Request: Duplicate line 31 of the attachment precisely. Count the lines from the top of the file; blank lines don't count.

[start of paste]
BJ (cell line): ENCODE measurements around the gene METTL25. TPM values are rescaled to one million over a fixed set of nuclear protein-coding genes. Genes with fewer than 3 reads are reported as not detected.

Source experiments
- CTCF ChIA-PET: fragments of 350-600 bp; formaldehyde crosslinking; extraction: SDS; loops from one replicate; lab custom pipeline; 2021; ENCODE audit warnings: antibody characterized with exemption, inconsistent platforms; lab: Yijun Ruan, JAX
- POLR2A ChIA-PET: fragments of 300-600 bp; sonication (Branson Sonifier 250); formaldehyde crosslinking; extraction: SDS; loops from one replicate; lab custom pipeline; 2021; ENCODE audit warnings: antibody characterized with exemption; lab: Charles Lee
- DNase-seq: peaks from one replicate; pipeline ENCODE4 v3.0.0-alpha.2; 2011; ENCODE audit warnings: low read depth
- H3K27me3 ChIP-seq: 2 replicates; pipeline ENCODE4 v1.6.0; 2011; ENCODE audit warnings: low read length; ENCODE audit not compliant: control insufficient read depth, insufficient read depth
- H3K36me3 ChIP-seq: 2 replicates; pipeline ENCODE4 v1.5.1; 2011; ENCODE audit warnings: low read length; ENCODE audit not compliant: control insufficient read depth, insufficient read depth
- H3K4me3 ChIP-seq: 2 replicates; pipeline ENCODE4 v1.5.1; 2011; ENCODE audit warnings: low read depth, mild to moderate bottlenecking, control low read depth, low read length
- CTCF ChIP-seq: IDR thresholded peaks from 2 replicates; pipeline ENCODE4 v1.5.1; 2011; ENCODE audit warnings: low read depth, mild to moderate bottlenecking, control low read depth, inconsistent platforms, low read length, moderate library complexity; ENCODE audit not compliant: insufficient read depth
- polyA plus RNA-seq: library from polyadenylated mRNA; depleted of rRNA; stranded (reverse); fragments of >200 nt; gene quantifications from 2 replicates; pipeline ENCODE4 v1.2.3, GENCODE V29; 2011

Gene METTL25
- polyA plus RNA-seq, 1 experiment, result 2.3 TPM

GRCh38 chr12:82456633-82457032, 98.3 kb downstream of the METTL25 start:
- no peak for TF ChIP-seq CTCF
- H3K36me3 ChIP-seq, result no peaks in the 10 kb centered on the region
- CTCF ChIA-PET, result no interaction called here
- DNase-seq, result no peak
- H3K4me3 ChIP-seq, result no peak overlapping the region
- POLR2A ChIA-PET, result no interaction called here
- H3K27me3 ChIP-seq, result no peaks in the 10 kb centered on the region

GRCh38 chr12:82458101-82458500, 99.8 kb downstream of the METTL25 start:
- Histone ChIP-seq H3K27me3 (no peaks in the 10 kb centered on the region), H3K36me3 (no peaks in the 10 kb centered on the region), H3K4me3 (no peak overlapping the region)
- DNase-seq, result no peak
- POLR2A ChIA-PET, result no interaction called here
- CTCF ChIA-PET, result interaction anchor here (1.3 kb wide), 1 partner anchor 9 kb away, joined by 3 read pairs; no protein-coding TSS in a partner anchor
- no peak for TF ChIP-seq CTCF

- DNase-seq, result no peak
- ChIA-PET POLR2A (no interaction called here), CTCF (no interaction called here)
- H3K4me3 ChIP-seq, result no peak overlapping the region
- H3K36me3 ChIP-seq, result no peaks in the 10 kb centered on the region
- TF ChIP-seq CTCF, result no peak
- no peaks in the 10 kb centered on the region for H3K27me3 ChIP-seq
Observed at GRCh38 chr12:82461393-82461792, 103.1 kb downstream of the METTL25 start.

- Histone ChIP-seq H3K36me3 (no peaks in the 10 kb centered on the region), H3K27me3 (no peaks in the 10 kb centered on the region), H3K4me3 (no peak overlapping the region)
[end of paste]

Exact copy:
- TF ChIP-seq CTCF, result no peak